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Dad’s Hat Pennsylvania White Rye and Sage Herbal Elixir (Floyd’s Pack Mule Cocktail)

dad's hat white rye and bitter end bitters

Dad's Hat Pennsylvania White Rye and Sage (Herbaliscious!) Photo: Warren Bobrow, Leica M8

I just created a new cocktail with historically correct flavors.  What are those interesting bottles?  Well my friends, my usual- or unusual form of cocktail whispering has led me to a secret spring.  There up the road apiece is a spring that spouts water as clear and refreshing as the soft hand of a maiden in the summer.

Pennsylvania Rye in the un-aged form runs as soft and sweet as this spring that bubbles up from the earth.  Branch water with a kick I say.  Sitting next to this venerable bottle of Pennsylvania History sits a bottle simply called Sage from the same creative mind behind the salubrious and ever mixable liqueurs named Root, Rhubarb and Snap.

But what is Sage?  Sage is Herbalicious according to the hand-crafted natural paper-press release.

According to the copy, Thomas Jefferson was not only a founding father, but he was also an avid horticulturist.  His friend and mentor Bernard McMahon was in the midst of chronicling the 130 plants discovered by Lewis and Clark.   As history has it, Bernard and Thomas also were fond of highly intoxicating beverages.  Sage in the purest form is not just sage as an herbal adjunct, it is also an ingredient in early “Gar-Tending” experimentation!

This type of experimentation weaves its way into my semi-drunken state- *who me?*

Dad’s Hat Pennsylvania White Rye is gorgeous stuff.  If I could lay down a few bottles and wait about ten years, I’ll bet the mouth-feel will soften to that of branch water.  Now, instead of letting any rest, I’ve created a cocktail with this spicy and emotional Rye powerhouse.

Sage is distilled with thyme, sage (of course), rosemary, lavender and fennel.  All I could think about was mixing Sage with Dad’s Hat.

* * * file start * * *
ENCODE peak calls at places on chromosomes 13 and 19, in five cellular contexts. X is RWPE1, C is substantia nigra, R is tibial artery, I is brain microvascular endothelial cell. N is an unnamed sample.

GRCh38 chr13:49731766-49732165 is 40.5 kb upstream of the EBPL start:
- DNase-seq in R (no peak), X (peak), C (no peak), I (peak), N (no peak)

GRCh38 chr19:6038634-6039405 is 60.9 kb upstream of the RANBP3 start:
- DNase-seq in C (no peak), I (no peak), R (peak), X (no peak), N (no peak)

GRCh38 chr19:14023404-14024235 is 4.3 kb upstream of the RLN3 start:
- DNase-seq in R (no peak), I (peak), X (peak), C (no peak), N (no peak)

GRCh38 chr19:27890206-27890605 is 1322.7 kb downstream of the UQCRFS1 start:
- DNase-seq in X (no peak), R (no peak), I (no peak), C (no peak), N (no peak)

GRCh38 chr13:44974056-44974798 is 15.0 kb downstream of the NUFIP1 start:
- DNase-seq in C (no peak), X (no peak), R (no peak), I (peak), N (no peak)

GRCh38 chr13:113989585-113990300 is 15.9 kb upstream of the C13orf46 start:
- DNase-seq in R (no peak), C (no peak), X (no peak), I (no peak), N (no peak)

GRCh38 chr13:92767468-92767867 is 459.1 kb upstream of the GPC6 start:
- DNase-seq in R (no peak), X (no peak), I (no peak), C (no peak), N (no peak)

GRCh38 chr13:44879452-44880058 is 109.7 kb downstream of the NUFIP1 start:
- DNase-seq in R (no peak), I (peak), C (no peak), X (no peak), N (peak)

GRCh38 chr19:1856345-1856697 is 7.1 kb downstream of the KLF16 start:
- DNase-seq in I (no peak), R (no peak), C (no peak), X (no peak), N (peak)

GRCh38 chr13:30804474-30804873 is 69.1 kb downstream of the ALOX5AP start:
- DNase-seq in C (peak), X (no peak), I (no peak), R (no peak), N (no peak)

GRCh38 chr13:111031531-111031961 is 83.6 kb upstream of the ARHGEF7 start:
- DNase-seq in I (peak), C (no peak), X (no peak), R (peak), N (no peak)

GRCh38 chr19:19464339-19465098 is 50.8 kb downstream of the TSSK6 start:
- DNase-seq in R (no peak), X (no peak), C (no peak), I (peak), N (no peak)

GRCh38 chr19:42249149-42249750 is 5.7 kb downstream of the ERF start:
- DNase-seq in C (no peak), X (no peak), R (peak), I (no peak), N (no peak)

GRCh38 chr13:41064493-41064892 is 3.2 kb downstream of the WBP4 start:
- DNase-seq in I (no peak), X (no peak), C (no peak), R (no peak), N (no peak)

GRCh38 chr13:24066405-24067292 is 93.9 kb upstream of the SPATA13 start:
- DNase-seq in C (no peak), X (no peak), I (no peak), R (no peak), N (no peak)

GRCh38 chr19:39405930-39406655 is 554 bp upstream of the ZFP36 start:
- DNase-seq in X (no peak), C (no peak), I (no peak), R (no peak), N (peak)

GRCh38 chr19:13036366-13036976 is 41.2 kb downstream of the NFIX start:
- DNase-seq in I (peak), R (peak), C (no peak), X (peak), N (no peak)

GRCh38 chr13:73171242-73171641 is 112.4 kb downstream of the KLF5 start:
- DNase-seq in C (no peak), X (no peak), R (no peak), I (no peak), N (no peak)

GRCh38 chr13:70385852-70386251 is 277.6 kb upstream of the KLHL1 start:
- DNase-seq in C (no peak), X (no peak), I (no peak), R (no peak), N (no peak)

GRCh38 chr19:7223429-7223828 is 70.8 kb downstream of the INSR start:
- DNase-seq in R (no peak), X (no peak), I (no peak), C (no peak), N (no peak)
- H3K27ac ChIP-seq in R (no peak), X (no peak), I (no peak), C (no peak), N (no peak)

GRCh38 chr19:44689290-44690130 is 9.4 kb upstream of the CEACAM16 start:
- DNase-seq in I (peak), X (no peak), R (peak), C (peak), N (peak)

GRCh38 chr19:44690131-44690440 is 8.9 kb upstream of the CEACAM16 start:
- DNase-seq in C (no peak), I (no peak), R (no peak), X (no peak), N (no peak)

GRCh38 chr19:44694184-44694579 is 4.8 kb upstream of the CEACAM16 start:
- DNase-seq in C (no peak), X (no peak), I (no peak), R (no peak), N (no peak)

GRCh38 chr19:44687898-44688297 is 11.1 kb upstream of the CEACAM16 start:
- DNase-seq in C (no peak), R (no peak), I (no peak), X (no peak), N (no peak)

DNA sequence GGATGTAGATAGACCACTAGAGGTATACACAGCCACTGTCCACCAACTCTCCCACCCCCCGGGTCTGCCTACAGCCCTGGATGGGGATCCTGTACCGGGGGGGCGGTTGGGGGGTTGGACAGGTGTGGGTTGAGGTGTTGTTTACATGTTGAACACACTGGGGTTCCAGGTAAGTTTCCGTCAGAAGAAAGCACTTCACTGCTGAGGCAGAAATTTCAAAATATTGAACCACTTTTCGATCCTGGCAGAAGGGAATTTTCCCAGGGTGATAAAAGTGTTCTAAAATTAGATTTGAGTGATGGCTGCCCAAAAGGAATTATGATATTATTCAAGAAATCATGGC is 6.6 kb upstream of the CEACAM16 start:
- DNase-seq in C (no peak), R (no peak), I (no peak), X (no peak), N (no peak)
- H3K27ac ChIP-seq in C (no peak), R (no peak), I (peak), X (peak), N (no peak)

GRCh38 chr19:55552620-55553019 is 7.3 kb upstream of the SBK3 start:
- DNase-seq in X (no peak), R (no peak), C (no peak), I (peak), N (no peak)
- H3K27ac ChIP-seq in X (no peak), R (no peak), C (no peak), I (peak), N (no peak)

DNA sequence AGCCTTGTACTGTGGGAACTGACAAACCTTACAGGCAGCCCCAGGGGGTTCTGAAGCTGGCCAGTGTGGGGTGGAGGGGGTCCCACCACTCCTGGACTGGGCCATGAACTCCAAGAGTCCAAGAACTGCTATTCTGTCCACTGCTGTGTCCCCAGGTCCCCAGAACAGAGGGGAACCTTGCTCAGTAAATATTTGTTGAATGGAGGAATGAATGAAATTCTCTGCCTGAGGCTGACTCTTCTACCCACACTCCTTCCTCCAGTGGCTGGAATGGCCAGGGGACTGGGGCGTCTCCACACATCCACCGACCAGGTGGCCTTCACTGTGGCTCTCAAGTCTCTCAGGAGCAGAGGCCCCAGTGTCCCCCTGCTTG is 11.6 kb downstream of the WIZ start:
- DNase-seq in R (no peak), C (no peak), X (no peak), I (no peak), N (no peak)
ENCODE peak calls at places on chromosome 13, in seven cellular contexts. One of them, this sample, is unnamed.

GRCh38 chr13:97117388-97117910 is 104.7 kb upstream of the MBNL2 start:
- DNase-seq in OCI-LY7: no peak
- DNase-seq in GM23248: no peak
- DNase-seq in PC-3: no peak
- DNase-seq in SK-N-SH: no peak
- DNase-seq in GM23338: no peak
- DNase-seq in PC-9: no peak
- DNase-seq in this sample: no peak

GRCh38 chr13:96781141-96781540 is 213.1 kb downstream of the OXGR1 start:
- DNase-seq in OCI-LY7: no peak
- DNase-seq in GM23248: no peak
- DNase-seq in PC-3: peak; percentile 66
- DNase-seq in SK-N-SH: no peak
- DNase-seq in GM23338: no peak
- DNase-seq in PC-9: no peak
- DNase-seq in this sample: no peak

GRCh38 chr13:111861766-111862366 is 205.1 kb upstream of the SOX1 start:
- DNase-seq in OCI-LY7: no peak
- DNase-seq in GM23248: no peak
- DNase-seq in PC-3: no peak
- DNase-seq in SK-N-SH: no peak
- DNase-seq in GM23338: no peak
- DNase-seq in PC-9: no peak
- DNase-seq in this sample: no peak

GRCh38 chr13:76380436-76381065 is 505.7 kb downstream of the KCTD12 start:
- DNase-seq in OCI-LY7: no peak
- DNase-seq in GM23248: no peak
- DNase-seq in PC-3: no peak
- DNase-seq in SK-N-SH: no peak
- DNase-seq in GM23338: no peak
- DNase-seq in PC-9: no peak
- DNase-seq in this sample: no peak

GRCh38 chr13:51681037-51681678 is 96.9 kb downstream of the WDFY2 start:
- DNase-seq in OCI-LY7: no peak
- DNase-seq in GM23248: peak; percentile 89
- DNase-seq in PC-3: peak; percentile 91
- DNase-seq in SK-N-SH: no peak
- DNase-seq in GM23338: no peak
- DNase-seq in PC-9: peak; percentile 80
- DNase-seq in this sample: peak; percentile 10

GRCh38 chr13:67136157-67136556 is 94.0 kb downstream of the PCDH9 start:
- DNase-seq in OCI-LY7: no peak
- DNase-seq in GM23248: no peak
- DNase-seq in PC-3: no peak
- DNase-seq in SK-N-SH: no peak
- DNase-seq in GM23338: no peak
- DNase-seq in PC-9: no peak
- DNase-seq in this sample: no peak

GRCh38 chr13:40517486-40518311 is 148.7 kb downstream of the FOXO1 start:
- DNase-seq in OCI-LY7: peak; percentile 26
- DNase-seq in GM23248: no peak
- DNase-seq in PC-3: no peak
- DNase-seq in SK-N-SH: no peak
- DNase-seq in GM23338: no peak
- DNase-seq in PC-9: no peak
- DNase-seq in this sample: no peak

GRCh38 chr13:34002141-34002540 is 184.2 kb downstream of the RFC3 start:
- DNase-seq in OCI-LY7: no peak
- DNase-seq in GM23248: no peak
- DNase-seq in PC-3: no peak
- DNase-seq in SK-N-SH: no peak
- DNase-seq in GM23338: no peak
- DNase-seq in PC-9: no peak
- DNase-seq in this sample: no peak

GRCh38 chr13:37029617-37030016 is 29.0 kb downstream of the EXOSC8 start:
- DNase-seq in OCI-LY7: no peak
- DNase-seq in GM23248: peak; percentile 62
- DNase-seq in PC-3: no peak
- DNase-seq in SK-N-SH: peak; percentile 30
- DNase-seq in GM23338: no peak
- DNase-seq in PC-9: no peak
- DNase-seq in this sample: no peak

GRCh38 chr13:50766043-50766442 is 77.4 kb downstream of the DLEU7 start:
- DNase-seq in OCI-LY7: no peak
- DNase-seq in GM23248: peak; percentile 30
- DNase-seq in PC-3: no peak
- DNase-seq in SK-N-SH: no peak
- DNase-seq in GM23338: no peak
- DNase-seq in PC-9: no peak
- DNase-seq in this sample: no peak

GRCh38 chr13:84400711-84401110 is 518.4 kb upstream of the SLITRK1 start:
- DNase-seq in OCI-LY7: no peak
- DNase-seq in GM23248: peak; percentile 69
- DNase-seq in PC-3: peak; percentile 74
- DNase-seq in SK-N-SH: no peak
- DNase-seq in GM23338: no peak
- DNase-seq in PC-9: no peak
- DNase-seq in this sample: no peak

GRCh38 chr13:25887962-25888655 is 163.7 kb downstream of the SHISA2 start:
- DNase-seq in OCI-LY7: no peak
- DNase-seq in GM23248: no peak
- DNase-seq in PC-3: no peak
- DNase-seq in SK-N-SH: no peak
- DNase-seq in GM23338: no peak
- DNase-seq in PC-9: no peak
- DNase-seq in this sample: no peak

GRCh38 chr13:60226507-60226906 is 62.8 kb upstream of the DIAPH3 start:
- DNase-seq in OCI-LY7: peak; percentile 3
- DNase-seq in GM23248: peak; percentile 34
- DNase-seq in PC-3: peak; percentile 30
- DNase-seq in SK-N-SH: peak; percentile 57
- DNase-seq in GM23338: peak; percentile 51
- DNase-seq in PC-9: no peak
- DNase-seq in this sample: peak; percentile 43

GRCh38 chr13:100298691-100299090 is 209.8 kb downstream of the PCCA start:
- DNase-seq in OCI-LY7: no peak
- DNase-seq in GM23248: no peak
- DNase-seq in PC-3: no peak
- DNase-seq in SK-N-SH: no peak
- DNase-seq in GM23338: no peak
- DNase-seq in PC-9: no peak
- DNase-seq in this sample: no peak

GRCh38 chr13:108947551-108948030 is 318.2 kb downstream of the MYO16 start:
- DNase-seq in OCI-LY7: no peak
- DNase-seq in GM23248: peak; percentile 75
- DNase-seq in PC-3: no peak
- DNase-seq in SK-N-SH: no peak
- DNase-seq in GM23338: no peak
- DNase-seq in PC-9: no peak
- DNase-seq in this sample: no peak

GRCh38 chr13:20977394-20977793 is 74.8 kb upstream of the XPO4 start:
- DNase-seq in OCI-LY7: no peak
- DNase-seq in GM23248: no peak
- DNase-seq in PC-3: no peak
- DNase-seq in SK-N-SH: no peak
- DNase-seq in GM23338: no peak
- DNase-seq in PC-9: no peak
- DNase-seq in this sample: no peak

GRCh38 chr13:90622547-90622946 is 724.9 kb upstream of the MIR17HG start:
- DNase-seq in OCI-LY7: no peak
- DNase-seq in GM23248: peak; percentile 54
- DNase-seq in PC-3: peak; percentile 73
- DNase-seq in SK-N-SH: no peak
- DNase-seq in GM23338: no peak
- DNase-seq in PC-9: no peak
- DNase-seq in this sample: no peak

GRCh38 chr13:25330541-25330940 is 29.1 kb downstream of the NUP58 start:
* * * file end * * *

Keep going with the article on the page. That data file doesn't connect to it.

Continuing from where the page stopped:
But the drink would not be complete without a few drops of the fire driven chocolate and spice enamored heat of the Bitter End Mexican Mole’ Bitters.  Take about four drops of this amazing liquid and scatter them over the top.  The 100 proof power of the White Rye and the aromatic wonderment that says Sage finished with Bitter End Bitters only needs one more item.  That would be the perfect ice cubes made with water filtered through the Mavea “Inspired” Water Pitcher.  Crystal clear and without any unpleasant fragrances or minerals, these ice cubes will enlighten your cocktails.  I did a 95/5 mix of Royal Rose Lavender Lemon Syrup and well water.  The benefit of putting the Royal Rose Syrup into the ice cube is to subtly change the flavor of the cocktail as the ice cube melts.  Mostly water, a bit of syrup and everyone is friendly together.

I believe it shows sophistication of flavor.  And fortitude in your cocktail glass.  Isn’t that what this is all about?

Flavor?

Danger Level 4 out of 5.  Possibly 5 out of 5 if you err on the side of heavier handed cocktail measurements…

Floyd’s Pack Mule Cocktail

Ingredients for two very strong drinks:

Freshly made Lemonade (unsweetened) made with Meyer Lemons if you can find them

2 shots of Dad’s Hat Genuine Small Batch Pennsylvania White Rye- 100 proof (local Rye from Pennsylvania)

2 shots Sage from Art in the Age- 80 proof (USDA Certified Organic)

Royal Rose Simple Syrup of Lavender and Lemon

Bitter End Mexican Mole’ Bitters

For Ice Cubes, fill an Ice Cube tray with 95/5 ratio of Mavea Filtered Water to Simple Syrup, let freeze overnight to set firmly

Preparation:

To a Boston Shaker fill 1/4 with regular ice

Add the liquors

Add 1/4 cup freshly made lemonade

Shake until frosty

Pour into a funky glass with Royal Rose Lavender Lemon Syrup ice

Drip three-four drops of Bitter End Mexican Mole’ Bitters over the top

Sip carefully

 

Warren’s first book, Apothecary Cocktails is being published by Quayside/Rockport in November 2013 for the Xmas season. He has published over three hundred articles on everything from cocktail mixology to restaurant reviews in NJ Monthly Magazine. (Served Raw, Drinking in America, DrinkGal.com, Bluewater Vodka, Purity Vodka, Botran Rum, Orleans Apple Aperitif, Marie Brizard, Art in the Age: Root, Snap, Rhuby, Hendricks Gin, Sailor Jerry Rum, Tuthilltown Spirits, Bitter Cube, Bitter Truth, Bitter End-Bitters, Bitters, Old Men…etc. etc.)
He’s written food articles and news for Edible Jersey, Chutzpah Magazine, NJ Monthly, Serious Eats, Daily Candy (Philadelphia) Rambling Epicure (Geneva, Switzerland)
Warren is the cocktail writer/mixologist for Foodista. He is a former trained chef who began as a dishwasher/potscrubber. He has also bar-tended at the four star Ryland Inn, located in NJ.
Warren is the On-Whiskey Columnist for Okra Magazine in New Orleans.
He is also a Ministry of Rum judge.
Warren is a self-taught photojournalist and shoots with the venerable Leica M8.

 
 

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